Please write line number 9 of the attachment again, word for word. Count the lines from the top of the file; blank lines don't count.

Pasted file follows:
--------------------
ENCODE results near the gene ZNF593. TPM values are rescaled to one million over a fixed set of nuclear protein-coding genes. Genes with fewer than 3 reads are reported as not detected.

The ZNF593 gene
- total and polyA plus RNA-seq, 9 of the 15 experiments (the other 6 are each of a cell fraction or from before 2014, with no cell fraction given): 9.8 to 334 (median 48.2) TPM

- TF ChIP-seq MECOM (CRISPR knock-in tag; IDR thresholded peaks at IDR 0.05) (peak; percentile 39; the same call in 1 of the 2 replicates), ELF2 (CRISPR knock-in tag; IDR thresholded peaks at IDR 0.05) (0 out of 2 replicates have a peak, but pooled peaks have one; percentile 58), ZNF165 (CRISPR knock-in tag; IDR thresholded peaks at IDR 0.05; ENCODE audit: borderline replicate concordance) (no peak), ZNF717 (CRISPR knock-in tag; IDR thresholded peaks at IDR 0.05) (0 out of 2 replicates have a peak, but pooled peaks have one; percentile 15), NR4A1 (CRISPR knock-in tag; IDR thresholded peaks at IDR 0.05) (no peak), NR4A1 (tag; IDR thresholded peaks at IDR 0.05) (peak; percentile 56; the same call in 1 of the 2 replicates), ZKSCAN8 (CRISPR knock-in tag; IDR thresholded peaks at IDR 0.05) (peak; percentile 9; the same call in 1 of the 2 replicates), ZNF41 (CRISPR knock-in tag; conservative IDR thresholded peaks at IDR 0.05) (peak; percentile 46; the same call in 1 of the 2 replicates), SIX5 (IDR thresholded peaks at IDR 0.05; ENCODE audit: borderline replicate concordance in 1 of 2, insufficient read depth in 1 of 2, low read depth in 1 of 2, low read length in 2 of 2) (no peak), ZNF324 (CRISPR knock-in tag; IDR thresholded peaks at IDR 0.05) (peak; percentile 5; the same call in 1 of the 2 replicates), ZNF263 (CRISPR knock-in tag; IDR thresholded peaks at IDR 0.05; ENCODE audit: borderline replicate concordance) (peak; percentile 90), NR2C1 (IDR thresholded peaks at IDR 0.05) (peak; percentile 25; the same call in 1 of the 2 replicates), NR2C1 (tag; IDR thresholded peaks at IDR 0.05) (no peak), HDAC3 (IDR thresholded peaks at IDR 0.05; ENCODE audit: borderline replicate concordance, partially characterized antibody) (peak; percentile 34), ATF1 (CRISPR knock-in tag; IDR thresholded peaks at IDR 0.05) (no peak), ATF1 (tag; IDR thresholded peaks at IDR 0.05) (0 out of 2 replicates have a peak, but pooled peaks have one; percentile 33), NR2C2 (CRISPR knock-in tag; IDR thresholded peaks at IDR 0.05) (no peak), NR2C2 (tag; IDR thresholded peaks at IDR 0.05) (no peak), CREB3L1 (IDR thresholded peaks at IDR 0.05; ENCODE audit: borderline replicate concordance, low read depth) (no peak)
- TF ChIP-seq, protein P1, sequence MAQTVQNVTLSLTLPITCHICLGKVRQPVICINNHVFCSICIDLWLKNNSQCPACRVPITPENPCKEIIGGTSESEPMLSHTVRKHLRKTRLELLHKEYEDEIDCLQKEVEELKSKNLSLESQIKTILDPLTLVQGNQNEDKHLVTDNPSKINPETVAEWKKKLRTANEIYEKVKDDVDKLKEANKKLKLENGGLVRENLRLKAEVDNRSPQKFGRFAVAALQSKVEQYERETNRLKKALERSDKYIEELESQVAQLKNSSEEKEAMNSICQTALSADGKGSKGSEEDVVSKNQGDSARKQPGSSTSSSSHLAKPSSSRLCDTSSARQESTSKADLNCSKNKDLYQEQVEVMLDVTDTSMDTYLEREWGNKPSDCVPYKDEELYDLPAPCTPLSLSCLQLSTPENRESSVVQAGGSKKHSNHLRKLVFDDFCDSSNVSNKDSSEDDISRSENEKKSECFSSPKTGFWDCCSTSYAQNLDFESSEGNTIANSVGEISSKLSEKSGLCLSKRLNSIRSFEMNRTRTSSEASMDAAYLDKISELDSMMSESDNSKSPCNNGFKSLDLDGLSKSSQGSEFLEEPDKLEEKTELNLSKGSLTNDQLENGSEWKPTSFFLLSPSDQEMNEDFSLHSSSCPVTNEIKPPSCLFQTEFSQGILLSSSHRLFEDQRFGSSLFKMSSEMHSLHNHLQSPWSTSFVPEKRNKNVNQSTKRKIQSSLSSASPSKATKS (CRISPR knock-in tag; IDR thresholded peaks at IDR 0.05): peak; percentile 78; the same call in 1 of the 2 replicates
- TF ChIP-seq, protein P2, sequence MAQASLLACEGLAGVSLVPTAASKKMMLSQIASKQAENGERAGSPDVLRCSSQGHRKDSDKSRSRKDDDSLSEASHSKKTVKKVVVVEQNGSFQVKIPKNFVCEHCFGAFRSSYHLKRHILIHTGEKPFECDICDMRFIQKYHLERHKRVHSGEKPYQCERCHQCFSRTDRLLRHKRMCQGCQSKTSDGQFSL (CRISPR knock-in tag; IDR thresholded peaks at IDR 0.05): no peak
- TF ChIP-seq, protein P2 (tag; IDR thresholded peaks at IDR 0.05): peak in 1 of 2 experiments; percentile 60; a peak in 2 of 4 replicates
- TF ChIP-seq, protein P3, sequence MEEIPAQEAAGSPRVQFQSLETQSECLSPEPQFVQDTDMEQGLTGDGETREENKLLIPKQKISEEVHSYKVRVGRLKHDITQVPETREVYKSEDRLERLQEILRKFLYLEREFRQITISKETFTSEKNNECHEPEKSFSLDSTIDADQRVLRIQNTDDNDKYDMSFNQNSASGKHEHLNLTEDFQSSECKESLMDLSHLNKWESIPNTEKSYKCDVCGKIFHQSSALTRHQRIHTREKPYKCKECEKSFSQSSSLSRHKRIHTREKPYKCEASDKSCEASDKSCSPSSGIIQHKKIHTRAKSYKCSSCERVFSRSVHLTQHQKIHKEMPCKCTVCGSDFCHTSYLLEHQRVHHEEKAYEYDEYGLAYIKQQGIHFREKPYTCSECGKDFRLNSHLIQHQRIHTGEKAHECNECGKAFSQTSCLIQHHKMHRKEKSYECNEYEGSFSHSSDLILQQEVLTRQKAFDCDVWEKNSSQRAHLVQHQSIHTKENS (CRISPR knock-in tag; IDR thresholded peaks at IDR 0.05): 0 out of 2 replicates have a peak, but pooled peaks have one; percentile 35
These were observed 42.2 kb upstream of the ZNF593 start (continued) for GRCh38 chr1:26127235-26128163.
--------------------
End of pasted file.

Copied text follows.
These were observed 42.2 kb upstream of the ZNF593 start (continued) for GRCh38 chr1:26127235-26128163.